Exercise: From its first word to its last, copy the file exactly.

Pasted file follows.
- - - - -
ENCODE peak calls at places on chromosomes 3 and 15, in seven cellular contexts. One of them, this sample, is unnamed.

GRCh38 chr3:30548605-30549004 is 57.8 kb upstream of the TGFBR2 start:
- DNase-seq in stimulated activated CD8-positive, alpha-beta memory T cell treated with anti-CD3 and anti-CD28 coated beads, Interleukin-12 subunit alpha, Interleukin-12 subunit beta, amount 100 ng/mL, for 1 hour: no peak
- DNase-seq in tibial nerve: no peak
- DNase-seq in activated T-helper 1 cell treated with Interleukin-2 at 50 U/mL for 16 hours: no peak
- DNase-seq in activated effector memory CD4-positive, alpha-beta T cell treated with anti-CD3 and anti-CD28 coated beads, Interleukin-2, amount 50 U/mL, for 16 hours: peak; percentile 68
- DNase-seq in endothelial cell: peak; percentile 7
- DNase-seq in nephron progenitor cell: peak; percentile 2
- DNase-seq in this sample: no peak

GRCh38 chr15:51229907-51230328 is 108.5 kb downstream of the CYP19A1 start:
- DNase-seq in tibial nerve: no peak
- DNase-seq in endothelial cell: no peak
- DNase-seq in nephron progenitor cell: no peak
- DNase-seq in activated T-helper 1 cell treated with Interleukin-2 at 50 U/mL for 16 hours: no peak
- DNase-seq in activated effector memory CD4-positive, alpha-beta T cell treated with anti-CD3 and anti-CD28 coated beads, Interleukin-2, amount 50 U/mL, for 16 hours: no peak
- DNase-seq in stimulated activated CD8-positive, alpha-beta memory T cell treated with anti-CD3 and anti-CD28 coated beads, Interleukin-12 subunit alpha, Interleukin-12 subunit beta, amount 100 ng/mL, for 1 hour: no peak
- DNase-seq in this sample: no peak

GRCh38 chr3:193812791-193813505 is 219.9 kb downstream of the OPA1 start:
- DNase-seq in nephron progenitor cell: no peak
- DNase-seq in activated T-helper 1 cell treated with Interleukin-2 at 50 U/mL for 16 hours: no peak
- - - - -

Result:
ENCODE peak calls at places on chromosomes 3 and 15, in seven cellular contexts. One of them, this sample, is unnamed.

GRCh38 chr3:30548605-30549004 is 57.8 kb upstream of the TGFBR2 start:
- DNase-seq in stimulated activated CD8-positive, alpha-beta memory T cell treated with anti-CD3 and anti-CD28 coated beads, Interleukin-12 subunit alpha, Interleukin-12 subunit beta, amount 100 ng/mL, for 1 hour: no peak
- DNase-seq in tibial nerve: no peak
- DNase-seq in activated T-helper 1 cell treated with Interleukin-2 at 50 U/mL for 16 hours: no peak
- DNase-seq in activated effector memory CD4-positive, alpha-beta T cell treated with anti-CD3 and anti-CD28 coated beads, Interleukin-2, amount 50 U/mL, for 16 hours: peak; percentile 68
- DNase-seq in endothelial cell: peak; percentile 7
- DNase-seq in nephron progenitor cell: peak; percentile 2
- DNase-seq in this sample: no peak

GRCh38 chr15:51229907-51230328 is 108.5 kb downstream of the CYP19A1 start:
- DNase-seq in tibial nerve: no peak
- DNase-seq in endothelial cell: no peak
- DNase-seq in nephron progenitor cell: no peak
- DNase-seq in activated T-helper 1 cell treated with Interleukin-2 at 50 U/mL for 16 hours: no peak
- DNase-seq in activated effector memory CD4-positive, alpha-beta T cell treated with anti-CD3 and anti-CD28 coated beads, Interleukin-2, amount 50 U/mL, for 16 hours: no peak
- DNase-seq in stimulated activated CD8-positive, alpha-beta memory T cell treated with anti-CD3 and anti-CD28 coated beads, Interleukin-12 subunit alpha, Interleukin-12 subunit beta, amount 100 ng/mL, for 1 hour: no peak
- DNase-seq in this sample: no peak

GRCh38 chr3:193812791-193813505 is 219.9 kb downstream of the OPA1 start:
- DNase-seq in nephron progenitor cell: no peak
- DNase-seq in activated T-helper 1 cell treated with Interleukin-2 at 50 U/mL for 16 hours: no peak